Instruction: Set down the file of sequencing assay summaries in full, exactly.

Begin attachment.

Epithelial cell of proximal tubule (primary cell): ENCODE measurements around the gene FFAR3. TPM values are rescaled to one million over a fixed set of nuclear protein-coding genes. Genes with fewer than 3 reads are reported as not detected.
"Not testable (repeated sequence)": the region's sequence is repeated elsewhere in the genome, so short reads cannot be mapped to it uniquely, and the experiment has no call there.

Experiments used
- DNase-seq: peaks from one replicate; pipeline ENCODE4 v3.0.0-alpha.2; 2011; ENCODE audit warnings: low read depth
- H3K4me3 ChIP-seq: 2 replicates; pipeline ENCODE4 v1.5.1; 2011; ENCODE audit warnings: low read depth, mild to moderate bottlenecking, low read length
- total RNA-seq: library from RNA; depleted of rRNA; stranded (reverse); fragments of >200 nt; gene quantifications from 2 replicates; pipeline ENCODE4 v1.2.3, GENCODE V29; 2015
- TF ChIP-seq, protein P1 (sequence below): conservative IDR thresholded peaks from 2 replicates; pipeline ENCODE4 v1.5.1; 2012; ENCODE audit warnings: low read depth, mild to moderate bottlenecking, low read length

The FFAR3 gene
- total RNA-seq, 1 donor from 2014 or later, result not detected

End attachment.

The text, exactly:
Epithelial cell of proximal tubule (primary cell): ENCODE measurements around the gene FFAR3. TPM values are rescaled to one million over a fixed set of nuclear protein-coding genes. Genes with fewer than 3 reads are reported as not detected.
"Not testable (repeated sequence)": the region's sequence is repeated elsewhere in the genome, so short reads cannot be mapped to it uniquely, and the experiment has no call there.

Experiments used
- DNase-seq: peaks from one replicate; pipeline ENCODE4 v3.0.0-alpha.2; 2011; ENCODE audit warnings: low read depth
- H3K4me3 ChIP-seq: 2 replicates; pipeline ENCODE4 v1.5.1; 2011; ENCODE audit warnings: low read depth, mild to moderate bottlenecking, low read length
- total RNA-seq: library from RNA; depleted of rRNA; stranded (reverse); fragments of >200 nt; gene quantifications from 2 replicates; pipeline ENCODE4 v1.2.3, GENCODE V29; 2015
- TF ChIP-seq, protein P1 (sequence below): conservative IDR thresholded peaks from 2 replicates; pipeline ENCODE4 v1.5.1; 2012; ENCODE audit warnings: low read depth, mild to moderate bottlenecking, low read length

The FFAR3 gene
- total RNA-seq, 1 donor from 2014 or later, result not detected